Earlier this Fall, Puerto Rico was pummeled by Hurricane Maria. In the wake of the storm’s devastation, hospitals and healthcare facilities on the mainland have shared in the aftermath. With manufacturing facilities located in Puerto Rico, Baxter Healthcare Corporation, a leading producer of amino acids and other parenteral infusions, was severely affected by the storm. As a result, there are now critical nationwide shortages of several premixed parenteral nutrition products. Read on to learn how you and your patients may be affected.
What Products are Affected by the Shortages?
Baxter has identified the following premixed amino acid solutions that are critically low:
- Clinimix E 2.75/5 (sulfite-free)
- Clinimix E 2.75/10 (sulfite-free)
- Clinimix E 4.25/5 (sulfite-free)
- Clinimix E 4.25/10 (sulfite-free)
- Clinimix E 4.25/20 (sulfite-free)
- Clinimix E 4.25/20
- Clinimix E 4.25/25 (sulfite-free)
- Clinimix E 5/15 (sulfite-free)
- Clinimix E 5/20 (sulfite-free)
- Clinimix E 5/25 (sulfite-free)
- Clinisol 15% (sulfite-free)
- Premasol 10% (sulfite-free)
- Travasol 10%
To review the National Drug Code (NDC) numbers for the Clinimix E products, click here. For all others, click here.
When ordering parenteral nutrition, order wisely. Baxter has placed all amino acid formulations on allocation, which means they are making extra efforts to ensure fair distribution of these very limited resources.
How to Manage these Critical Shortages
Stay informed. Check to see if your facility utilizes any of the products that are down to critically low levels. If so, stay in touch with your supplier. Find out if any other products are available to be substituted. The American Society for Parenteral and Enteral Nutrition (ASPEN) is sending weekly updates to its members. You can read their management tips here.
Use parenteral nutrition for only those patients who have no other option. As a dietitian, you are likely doing this already. But make extra efforts to delay the initiation of parenteral nutrition in those patients who are not malnourished and accelerate the weaning process for those who may be candidates for oral or enteral feeding.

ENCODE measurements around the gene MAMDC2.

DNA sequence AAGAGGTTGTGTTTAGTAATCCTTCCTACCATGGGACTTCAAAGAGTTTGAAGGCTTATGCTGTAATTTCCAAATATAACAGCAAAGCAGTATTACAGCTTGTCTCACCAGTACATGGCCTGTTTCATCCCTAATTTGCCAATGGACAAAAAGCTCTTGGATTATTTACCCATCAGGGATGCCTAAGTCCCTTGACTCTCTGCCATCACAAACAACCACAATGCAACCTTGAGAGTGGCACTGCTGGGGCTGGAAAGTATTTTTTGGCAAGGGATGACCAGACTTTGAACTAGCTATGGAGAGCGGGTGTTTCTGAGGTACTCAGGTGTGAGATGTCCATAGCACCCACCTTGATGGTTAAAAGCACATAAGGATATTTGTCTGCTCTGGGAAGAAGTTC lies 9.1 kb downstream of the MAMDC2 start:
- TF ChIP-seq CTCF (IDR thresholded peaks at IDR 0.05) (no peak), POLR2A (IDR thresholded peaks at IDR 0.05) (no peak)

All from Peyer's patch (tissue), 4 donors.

Order wisely. Baxter has placed all amino acid formulations on allocation, which means they are making extra efforts to ensure fair distribution of these very limited resources. Thus, please do not order more than you need in an effort to “stockpile” supplies.
Use substituted products, if appropriate. Baxter does have adequate supplies of Clinisol, Premasol, and Prosol in different concentrations. In November, the FDA approved the temporary importation of a handful of amino acid preparations from the Baxter facility in the United Kingdom. These products are listed below.
ASPEN cautions healthcare providers to carefully read dosing instructions and review the contents of these products, particularly with regard to pH, calcium-phosphorus solubility, and aluminum content for neonates. Keep in mind there are other parenteral nutrition components manufactured in the United States by other companies including, B. Braun Medical, Inc., Hospira Inc., and Pfizer Injectables that may suit your patients’ needs.
- Synthamin 17 without electrolytes (10% amino acids product)
- Clinimix 2.75% amino acids in 7.5% glucose with electrolytes (1000 ml)
- Clinimix 2.75% amino acids in 10% glucose with electrolytes (1000 ml)
- Clinimix 4.25% amino acids in 15% dextrose with electrolytes (2000 ml)
As we navigate these shortages together as a network of clinicians, be patient. Unfortunately, these amino acid shortages are the latest addition to the list of parenteral nutrition component shortages. Dietitians On Demand supports the efforts of our dietitians who work hard every day to meet the needs of their patients.
Important note: This information does not constitute medical or professional advice and should not supersede facility-specific guidelines or recommendations. The formulations listed above may not be a comprehensive list of all products affected by nationwide shortages. Be sure to check with your local supply chain for the most up-to-date parenteral nutrition shortage information.
Sara Glanz, MS, RD, LD, CNSC is a travel dietitian for Dietitians On Demand. She is passionate about empowering dietitians to be more involved with the interdisciplinary healthcare team. Her favorite adventures while on assignment include: The 17-Mile Drive in Monterey, CA; Lake Placid, NY; Montreal, Canada; and of course, the Jelly Belly® Jelly Bean and Ben & Jerry’s® ice cream factories located in Fairfield, CA and Burlington, VT, respectively.
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